For me; retired, no mortgage, good health, a section to wander around, family near-by and pleasant surroundings, the shut-down is nothing more than a mild inconvenience. A far cry from the experience of the many people who don’t know how they’ll get by without savings, job or secure home, never mind anxiety about the looming economic depression.
Category archive: Viewpoint
We’re in a state of national emergency and it’s having a dramatic effect on how we live our lives.
I simply want to highlight a number of human rights issues that have arisen as a result of the lockdown. And I’d like to flag a number of my concerns about possible long-term human rights implications, after the pandemic is over.
Before television, families gathered each night around the essential piece of lounge furniture – a stylish floor level radio console (perhaps branded Atwater Kent or Gulbransen) – or faced the ornate mantle model (Philco), waiting with expectation for the crackling radio valves to warm up.
At first they nodded and smiled as usual on our daily walks. Nothing unusual there, it’s our neighbourhood.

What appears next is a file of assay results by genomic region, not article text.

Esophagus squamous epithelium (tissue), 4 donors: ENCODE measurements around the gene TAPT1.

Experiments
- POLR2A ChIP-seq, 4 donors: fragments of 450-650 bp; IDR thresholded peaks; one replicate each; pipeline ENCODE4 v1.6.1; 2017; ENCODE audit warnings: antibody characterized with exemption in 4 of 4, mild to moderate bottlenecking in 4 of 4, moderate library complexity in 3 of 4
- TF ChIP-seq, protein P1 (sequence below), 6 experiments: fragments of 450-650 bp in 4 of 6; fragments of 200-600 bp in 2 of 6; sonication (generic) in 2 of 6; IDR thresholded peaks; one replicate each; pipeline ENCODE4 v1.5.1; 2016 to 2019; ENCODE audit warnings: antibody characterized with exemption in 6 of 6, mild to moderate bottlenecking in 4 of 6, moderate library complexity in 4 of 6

But then the pandemic arrived and didn’t leave. For a few days we were confused and offered the same greetings, though we all knew nothing would ever be the same.
The Centre for the Future of Democracy at Cambridge University recently stated that: ‘Democracy is in a state of malaise.’ It’s not been like this since the 1930s. Now, Facebook refuses to police its political ads which aid and abet liars. And the world’s democracies are not seen to be doing much about it.
It was John Cleese who made the above comment famous in regard to German guests in the 1960s television show, Faulty Towers. The theme; attempting to keep silent about guests whose behaviour or history you think deplorable is universal, which is what made the show so brilliant.
Outside it’s sunny, a hot, muggy Auckland day. A plump Tui swings on the untidy flax bush by the bedroom’s open window; slothful clouds drift past in a china-blue sky. But inside the bedroom it’s cold, chilly enough to raise goose-pimples. Despite the golden light outside, the room is shadowy, its corners dim and blurry.
A very long time ago when I was an NBR media commentator, a senior Treasury official asked me what I thought about the future of TVNZ. I told him that its hyper-commercialism was driving viewers away; that people were sick and tired of ads and much of the network’s ratings-driven programming.
He paused, stroked his chin and looked into the distance. “Hmm” he said. “Here, we would call that a long term strategic loss.”